First thing that comes to mind when you think of the 1970s

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0regonGuy
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03 Oct 2017, 10:01 am

kraftiekortie wrote:
It depends whether it's early or late 70s. Two very different times.

Early 70's: Bellbottoms, tie-dye, hard, acid, and singer-songwriter type rock, hippies, Hare Krishnas, etc.

Late 70's: Bellbottoms---but the nature of them was different, leisure suits, singles' bars, materialistic disco culture, Arena Rock, the advent of the "me" generation of the 1980s, punk rock, New Wave, The Son of Sam murders, etc.


Good point about the split between the early and late 70s. Music was defiantly split between the soft rock / vocal music of the early 70s and disco / dance music of the late 70s. But punk rock was more 80s I think. Although I knew of it in the late 70s, I didn't start seeing people really get into punk until about 1982.


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kraftiekortie
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03 Oct 2017, 10:06 am

M*A*S*H also ended in the 1980s. Though it really is a 70s show in its essence.

Soul Train lasted until 2006.

Where I went to high school (from 1976-1979), out of about 100 students, about 15 used to wear punk fashions.



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03 Oct 2017, 10:47 am

I wasn't born until 1970, so my main memory of that decade is being blissfully unaware of what a sharkpit the adult world is, especially if you have a mental disability of any kind (although i didn't know i had AS then).

That and shagpile carpets, plus power cuts during the energy crisis. They always served as a useful excuse for some family bonding over candles and board games.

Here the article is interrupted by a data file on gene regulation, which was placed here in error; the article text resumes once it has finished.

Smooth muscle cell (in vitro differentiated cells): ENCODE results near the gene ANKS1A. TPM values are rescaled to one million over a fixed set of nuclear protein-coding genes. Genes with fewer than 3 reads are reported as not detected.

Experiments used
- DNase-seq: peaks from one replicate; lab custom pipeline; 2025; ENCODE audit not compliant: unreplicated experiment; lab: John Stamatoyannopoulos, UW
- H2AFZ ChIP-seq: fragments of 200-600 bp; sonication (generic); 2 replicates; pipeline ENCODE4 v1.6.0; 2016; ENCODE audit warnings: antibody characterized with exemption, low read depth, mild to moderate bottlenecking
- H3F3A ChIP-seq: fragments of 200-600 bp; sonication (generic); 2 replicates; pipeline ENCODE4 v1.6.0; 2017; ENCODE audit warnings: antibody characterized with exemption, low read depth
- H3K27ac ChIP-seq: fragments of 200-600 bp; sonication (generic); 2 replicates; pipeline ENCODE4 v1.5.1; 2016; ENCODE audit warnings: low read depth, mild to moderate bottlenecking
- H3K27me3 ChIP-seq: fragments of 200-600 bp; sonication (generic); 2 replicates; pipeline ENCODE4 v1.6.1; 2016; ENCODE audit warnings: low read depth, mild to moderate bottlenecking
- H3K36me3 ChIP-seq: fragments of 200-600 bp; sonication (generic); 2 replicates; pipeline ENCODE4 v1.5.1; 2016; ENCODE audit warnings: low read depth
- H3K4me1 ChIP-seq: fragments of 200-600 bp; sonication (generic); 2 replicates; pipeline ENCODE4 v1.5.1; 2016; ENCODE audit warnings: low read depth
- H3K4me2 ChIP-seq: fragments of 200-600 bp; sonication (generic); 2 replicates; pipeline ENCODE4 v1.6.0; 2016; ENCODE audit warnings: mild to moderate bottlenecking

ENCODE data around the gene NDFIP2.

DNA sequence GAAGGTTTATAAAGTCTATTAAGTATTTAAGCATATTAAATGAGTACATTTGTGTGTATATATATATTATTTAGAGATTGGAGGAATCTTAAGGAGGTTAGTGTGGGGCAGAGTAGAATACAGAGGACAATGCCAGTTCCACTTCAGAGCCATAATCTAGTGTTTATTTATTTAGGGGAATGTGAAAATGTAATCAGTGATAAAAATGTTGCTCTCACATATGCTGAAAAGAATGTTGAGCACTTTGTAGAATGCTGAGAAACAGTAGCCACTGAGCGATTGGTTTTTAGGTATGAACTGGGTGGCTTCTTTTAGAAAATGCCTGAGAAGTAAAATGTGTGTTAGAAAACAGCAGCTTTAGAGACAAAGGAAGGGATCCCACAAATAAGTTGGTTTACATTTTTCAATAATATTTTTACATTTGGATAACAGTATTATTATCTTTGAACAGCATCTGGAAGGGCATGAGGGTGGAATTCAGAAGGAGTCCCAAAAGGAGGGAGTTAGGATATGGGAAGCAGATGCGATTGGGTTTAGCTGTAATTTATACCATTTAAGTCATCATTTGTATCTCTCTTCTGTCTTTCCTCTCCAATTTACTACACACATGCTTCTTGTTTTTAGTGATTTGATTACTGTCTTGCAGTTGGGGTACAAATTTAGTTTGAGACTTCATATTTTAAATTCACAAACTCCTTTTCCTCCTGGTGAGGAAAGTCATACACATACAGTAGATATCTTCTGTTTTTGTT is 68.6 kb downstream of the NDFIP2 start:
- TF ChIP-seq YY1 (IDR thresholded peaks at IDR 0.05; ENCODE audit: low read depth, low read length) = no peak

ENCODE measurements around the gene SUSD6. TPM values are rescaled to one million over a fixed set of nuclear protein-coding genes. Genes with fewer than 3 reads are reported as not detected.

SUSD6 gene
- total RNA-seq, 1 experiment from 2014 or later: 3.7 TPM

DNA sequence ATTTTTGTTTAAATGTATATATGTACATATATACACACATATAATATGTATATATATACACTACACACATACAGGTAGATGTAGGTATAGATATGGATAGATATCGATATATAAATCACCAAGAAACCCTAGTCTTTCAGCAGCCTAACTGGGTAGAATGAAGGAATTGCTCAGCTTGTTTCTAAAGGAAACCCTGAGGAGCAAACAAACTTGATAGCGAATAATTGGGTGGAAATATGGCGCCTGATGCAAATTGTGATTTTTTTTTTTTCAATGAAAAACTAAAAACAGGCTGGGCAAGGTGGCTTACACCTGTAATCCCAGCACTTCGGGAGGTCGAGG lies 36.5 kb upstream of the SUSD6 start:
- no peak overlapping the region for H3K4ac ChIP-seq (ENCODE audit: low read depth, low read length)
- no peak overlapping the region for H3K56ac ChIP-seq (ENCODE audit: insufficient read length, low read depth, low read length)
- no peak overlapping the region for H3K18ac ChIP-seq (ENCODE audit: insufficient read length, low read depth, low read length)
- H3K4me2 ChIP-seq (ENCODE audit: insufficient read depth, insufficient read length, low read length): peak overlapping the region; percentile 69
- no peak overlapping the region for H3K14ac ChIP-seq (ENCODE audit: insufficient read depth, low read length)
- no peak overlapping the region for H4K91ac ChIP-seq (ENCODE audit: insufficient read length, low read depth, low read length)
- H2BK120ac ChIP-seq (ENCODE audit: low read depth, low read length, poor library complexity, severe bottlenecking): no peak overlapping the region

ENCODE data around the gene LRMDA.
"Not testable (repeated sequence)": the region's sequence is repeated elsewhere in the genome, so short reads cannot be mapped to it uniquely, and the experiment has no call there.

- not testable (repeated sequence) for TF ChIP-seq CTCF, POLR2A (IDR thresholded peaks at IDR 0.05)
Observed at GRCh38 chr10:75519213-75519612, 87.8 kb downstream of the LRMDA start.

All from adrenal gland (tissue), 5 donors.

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03 Oct 2017, 11:41 am

I hated being a kid. I always wanted to be an adult.

i was made "unblissfully aware" of the world around me as a kid. I was bullied mercilessly (or so it seemed to me at the time; objectively, it really wasn't that bad).

I remember the 1973 OPEC oil embargo---when gas/petrol went up from about 35 to about 50 cents a gallon in the space of a few days.

The "WIN" button, bought out by President Gerald Ford ("Whip Inflation Now").

The whole Watergate thing. Within a US context, this probably separated the early 70s from the late 70s. The world seemed to change after the Nixon resignation. I actually watched him give his peace sign and get on the plane on TV.



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04 Oct 2017, 8:14 am

kraftiekortie wrote:
M*A*S*H also ended in the 1980s. Though it really is a 70s show in its essence.

Soul Train lasted until 2006.

Where I went to high school (from 1976-1979), out of about 100 students, about 15 used to wear punk fashions.


Interesting. Was that in New York? My high school was very conservative, and typical 1970s fashions. Plaids and strips, big collar shirts, turtle neck sweaters. That type of stuff. There may have been a few trends that I have forgotten about, but definitely no punk. I only saw punks on TV. I do remember a few kids wearing some kinds of disco looking shirts. That was probably about as extreme as any fashion got.